Potpourri: bin Laden – SEALS – and rising to a challenge: Starting a business
Since the death of Osama bin Laden there’s been considerable interest in Navy SEALS from whose ranks the commandos who killed him came. Most everyone knows that precious few can endure SEAL physical training and meet the standards for emotional stability, attention to detail, and team-above-self. Surprisingly, as SEAL Lt. Cmdr. Eric Grietens wrote in The Wall Street Journal, some who qualify “seemed impossibly weak” at the beginning, “were skinny and short and whose teeth chattered just looking at the ocean… were visibly afraid, sometimes to the point of shaking.”
When I read the above, I thought how hard it is to predict inner strength and commitment, especially our own. We rarely know what we”re made of unless we overcome severe adversity or go far outside comfort zones.
Those who take the leap to start their first business don’t risk their lives like SEALs, but in their own way do put their well-being on the line. They often temporarily jeopardize the security of their families and their futures to create something out of nothing. It isn’t battle but it is frightening, a very real kind of “do or die.” If they don’t generate sufficient cash flow, they fail. There’s no place to hide and they must answer for the consequences.
I might be overreaching by bridging from Special Forces to would-be entrepreneurs, but fear is fear and countless individuals throughout our country, at this moment, are putting their “lives” at risk to pump life into business ideas they dreamed up. Sometimes, they lie awake at night wondering whether they’ve lost their minds. Some are calculating how much longer they can last before they must throw in the towel. A year? Six months? Three?
Acquaintances and family know they have taken this gamble and they can’t fathom how they will show their faces if they do not succeed. They might look at their children, their spouses, even their pets, and worry whether they are letting them down while they anxiously wait for the next sale as they network and prospect wherever two or more are gathered.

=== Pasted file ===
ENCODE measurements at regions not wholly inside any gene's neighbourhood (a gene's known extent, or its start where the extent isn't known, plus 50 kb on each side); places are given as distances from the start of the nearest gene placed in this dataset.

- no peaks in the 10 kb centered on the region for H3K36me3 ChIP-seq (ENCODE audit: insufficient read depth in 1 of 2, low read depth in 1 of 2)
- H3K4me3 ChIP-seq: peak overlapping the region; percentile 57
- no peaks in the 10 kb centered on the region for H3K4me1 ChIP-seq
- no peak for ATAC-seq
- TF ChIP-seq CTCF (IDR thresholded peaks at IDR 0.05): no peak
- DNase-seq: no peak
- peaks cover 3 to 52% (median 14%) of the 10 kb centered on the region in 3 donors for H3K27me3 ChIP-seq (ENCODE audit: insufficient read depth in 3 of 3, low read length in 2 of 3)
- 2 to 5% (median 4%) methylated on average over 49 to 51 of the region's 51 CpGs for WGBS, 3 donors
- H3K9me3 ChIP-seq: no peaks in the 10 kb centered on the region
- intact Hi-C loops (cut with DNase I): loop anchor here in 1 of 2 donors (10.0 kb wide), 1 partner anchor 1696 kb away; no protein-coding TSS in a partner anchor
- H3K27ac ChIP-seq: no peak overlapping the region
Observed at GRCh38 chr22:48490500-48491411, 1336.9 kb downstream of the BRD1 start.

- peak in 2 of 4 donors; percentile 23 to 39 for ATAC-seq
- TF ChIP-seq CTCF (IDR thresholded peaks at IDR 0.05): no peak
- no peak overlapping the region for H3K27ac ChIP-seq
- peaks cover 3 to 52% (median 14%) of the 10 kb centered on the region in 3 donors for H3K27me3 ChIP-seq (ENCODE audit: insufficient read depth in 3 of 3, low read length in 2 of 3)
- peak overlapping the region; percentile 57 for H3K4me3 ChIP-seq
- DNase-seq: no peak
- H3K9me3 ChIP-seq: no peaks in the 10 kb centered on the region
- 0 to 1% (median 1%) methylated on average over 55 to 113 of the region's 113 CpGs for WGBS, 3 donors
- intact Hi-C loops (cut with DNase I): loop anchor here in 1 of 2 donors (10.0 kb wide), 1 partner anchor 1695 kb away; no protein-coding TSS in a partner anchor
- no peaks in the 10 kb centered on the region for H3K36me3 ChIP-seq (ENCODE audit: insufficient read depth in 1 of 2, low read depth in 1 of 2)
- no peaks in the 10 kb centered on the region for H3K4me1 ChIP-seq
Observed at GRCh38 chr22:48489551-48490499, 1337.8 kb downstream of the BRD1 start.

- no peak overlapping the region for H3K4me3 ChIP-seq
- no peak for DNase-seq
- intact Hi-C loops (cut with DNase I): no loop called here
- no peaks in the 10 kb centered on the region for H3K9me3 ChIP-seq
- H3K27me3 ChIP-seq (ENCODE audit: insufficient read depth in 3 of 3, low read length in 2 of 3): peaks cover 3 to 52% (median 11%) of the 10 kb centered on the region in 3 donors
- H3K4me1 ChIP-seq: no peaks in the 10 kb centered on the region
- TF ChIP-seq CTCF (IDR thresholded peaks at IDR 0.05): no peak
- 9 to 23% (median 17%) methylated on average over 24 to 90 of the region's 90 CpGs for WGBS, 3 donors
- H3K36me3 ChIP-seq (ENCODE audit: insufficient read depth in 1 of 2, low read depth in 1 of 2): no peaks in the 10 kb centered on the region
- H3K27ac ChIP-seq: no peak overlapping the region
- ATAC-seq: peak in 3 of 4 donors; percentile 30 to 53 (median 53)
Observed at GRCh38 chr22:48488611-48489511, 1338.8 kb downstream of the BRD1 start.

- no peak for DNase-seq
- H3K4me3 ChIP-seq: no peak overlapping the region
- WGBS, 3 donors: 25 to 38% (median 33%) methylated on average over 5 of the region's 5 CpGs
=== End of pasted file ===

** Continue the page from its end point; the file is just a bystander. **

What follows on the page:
They draw strength from sayings like, “At least once in life, you should jump off a cliff and build your wings on the way down.” When seriously challenged they might recite the 23rd Psalm. “Yea, though I walk through the valley of the shadow…”
And yet, if they are dogged, provide a product or service the marketplace values, have high energy, are people-oriented, and, lucky, they will one day notice they emerged from a tunnel in which they spent months, perhaps years. The air is crisp, the sky blue, and all looks somehow different. The business works! We did it! The dream came true.
Occasionally they look back and wonder how they endured. How did they swallow so much anxiety and prevail? They weren’t certain they had the fortitude. They only knew they wanted badly, BADLY, to succeed.
Successful first-time business creators are not remotely Navy SEALS, but they do have an inkling, a slight, very slight but genuine, appreciation for what it feels like to put it all out there and, in spite of self-doubt, doubts of others, and fear, triumph.